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Not all young people are taught in schools. Alternative provision settings (sometimes referred to as ‘AP’ or ‘alternative settings’) are places that provide education for children who can’t go to a mainstream school and they include Pupil Referral Units (PRUs).

Pupil Referral Units and providers of AP are required to make provision for Relationships and Sex Education (RSE) in the same way as mainstream schools – RSE guidance applies equally. The guidance is also clear that the needs and vulnerabilities of students should be considered when teaching these subjects. 

Pupil Referral Units (PRUs)

Children and young people are placed in PRUs because of short- or long-term illness, because they have been excluded from mainstream education, or if they are a new starter waiting for a school place.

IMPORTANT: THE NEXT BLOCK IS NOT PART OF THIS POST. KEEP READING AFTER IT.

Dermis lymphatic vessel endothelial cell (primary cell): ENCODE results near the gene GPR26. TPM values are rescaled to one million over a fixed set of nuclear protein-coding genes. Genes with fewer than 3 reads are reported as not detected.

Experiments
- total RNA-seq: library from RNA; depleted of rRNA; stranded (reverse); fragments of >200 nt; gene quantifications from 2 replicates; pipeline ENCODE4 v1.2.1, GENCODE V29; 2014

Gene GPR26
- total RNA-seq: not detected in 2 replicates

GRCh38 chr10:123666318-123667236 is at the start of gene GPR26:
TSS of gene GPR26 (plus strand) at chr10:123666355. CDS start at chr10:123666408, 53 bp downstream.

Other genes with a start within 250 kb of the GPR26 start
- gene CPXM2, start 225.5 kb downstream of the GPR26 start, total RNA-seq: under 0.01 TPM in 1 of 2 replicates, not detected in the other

Many of the young people who attend PRUs will have experienced violence and abuse and/or caused harm to others. Gender-based violence (GBV) is a significant risk to all children and can cause complex trauma, anxiety and affect educational attainment. They are likely to have had a negative experience of education and might have additional mental health and support needs. 

There is also a significant racial disparity in school exclusions: 

  • Black Caribbean students are permanently excluded from school at three times the rate of white British students. 
  • Gypsy, Roma and Traveller children are permanently excluded at five times the rate of white British students.

Delivering Prevention work within these settings requires additional care, sensitivity and support – taking a trauma-informed approach (TIA) is essential. Taking a multi-agency approach to Prevention can support better outcomes for children and young people who have been excluded from mainstream education.